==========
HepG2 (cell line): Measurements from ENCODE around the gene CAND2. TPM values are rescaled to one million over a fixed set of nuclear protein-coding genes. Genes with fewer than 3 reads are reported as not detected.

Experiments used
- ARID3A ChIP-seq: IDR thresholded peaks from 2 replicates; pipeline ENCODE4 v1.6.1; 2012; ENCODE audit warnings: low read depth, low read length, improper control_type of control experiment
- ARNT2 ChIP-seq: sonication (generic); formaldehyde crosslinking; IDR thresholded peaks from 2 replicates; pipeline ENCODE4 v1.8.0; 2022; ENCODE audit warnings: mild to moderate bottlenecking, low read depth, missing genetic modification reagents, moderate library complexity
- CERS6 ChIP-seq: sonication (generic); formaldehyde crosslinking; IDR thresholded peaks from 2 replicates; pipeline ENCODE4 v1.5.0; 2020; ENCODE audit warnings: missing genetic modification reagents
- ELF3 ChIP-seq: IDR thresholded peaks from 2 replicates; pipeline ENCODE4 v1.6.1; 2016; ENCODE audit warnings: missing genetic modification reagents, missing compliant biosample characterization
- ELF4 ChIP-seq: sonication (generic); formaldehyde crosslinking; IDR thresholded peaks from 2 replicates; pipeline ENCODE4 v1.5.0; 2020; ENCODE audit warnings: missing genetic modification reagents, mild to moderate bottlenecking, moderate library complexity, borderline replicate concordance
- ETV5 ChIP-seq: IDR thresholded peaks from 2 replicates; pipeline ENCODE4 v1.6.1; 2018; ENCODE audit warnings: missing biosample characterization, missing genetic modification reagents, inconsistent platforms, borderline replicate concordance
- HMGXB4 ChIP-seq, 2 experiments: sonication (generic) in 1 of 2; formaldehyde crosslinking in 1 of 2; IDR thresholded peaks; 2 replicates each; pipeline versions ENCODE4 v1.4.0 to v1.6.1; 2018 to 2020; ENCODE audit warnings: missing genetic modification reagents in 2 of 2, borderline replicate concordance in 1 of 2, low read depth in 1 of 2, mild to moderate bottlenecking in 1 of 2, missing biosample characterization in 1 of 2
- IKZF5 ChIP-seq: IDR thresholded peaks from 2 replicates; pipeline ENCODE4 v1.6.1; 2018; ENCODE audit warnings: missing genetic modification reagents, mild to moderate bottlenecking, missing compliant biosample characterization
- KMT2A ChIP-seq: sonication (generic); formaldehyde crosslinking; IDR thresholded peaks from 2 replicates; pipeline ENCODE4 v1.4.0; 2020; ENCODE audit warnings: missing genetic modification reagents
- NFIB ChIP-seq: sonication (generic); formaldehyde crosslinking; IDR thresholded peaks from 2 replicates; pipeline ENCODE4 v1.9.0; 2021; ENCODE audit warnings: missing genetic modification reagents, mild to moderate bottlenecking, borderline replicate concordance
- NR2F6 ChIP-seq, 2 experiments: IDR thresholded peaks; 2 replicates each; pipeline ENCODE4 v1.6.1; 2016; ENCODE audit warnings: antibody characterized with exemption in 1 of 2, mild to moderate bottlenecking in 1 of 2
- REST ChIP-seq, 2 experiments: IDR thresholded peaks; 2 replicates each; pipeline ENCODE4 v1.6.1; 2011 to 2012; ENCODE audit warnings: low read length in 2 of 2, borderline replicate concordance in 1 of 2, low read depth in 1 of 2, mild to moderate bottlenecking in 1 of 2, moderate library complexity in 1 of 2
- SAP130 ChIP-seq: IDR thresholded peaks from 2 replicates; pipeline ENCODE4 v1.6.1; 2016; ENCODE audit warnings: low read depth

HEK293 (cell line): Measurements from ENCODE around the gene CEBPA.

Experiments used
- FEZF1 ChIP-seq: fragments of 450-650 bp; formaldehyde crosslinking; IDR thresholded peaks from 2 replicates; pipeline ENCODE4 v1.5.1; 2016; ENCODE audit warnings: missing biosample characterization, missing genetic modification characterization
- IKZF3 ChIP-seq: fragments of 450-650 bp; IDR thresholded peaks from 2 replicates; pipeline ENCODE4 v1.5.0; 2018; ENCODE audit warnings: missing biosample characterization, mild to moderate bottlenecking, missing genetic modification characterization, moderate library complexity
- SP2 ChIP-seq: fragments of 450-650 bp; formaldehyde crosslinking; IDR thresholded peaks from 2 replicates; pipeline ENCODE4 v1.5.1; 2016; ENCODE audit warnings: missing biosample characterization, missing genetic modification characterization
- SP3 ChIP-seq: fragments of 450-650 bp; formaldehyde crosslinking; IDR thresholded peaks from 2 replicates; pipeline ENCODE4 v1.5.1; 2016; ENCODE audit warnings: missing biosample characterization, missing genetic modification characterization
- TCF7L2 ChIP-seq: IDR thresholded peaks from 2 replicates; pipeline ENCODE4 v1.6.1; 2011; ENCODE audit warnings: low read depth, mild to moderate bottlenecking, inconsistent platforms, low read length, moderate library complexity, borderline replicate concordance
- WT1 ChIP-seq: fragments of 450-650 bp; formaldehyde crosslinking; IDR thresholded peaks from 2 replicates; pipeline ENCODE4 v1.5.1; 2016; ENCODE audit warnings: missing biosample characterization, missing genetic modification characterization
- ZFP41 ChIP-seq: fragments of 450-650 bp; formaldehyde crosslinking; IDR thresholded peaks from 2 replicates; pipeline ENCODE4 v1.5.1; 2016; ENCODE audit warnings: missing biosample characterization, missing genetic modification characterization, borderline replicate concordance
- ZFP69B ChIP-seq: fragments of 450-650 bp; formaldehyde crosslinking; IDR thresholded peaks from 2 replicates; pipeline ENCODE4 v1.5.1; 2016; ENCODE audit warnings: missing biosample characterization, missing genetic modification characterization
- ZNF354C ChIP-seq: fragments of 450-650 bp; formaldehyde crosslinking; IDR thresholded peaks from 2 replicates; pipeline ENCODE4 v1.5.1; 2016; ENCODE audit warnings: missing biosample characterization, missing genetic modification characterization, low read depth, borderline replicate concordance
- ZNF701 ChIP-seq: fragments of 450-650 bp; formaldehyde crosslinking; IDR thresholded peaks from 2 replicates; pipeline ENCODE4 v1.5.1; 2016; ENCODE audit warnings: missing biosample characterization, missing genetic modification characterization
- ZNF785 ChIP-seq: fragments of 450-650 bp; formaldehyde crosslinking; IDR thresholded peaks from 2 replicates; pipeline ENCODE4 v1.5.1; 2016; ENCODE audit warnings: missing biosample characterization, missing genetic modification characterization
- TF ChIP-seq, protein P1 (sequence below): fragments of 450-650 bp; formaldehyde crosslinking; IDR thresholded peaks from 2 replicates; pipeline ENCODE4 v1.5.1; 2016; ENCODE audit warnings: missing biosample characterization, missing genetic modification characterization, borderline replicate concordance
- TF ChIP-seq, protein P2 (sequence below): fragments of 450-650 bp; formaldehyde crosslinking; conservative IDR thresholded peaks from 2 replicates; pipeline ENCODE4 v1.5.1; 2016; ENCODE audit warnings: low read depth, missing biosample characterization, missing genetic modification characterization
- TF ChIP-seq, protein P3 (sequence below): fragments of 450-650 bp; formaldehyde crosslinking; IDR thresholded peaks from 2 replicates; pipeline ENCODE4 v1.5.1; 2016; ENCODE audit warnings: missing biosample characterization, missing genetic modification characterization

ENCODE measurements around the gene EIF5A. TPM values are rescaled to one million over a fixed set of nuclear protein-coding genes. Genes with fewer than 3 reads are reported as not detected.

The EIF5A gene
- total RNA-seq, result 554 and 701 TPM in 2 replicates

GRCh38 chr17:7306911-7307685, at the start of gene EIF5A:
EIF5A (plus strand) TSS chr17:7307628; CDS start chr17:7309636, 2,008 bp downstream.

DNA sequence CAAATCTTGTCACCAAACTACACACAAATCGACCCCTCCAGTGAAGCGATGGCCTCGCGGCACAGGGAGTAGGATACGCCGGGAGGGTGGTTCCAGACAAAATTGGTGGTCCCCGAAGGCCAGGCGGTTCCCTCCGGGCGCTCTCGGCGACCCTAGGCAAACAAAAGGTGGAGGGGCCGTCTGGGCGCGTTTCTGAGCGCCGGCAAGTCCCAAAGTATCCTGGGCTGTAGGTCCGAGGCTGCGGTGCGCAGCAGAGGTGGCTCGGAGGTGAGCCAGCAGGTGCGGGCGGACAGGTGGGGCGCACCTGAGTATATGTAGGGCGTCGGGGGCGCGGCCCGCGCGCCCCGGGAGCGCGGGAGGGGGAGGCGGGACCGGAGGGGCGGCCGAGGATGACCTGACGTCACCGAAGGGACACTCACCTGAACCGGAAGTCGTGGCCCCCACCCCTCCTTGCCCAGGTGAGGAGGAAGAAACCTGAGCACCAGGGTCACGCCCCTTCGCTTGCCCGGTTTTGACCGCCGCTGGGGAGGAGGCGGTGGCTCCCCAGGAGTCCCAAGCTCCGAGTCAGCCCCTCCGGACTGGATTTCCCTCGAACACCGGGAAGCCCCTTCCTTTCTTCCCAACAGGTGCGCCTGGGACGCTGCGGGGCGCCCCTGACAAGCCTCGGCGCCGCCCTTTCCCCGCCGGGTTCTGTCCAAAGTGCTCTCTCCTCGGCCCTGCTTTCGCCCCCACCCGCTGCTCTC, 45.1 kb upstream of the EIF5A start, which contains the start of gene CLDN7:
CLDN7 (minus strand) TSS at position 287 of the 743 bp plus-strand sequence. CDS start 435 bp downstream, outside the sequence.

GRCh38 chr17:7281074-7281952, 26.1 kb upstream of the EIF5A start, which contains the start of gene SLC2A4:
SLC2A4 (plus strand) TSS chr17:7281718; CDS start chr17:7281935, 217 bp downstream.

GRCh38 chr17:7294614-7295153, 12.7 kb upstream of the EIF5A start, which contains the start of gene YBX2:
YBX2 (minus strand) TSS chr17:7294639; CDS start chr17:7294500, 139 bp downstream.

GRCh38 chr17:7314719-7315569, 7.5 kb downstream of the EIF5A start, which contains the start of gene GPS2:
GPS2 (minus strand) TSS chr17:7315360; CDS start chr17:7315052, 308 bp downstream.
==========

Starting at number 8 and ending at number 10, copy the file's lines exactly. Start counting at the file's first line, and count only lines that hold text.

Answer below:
- ETV5 ChIP-seq: IDR thresholded peaks from 2 replicates; pipeline ENCODE4 v1.6.1; 2018; ENCODE audit warnings: missing biosample characterization, missing genetic modification reagents, inconsistent platforms, borderline replicate concordance
- HMGXB4 ChIP-seq, 2 experiments: sonication (generic) in 1 of 2; formaldehyde crosslinking in 1 of 2; IDR thresholded peaks; 2 replicates each; pipeline versions ENCODE4 v1.4.0 to v1.6.1; 2018 to 2020; ENCODE audit warnings: missing genetic modification reagents in 2 of 2, borderline replicate concordance in 1 of 2, low read depth in 1 of 2, mild to moderate bottlenecking in 1 of 2, missing biosample characterization in 1 of 2
- IKZF5 ChIP-seq: IDR thresholded peaks from 2 replicates; pipeline ENCODE4 v1.6.1; 2018; ENCODE audit warnings: missing genetic modification reagents, mild to moderate bottlenecking, missing compliant biosample characterization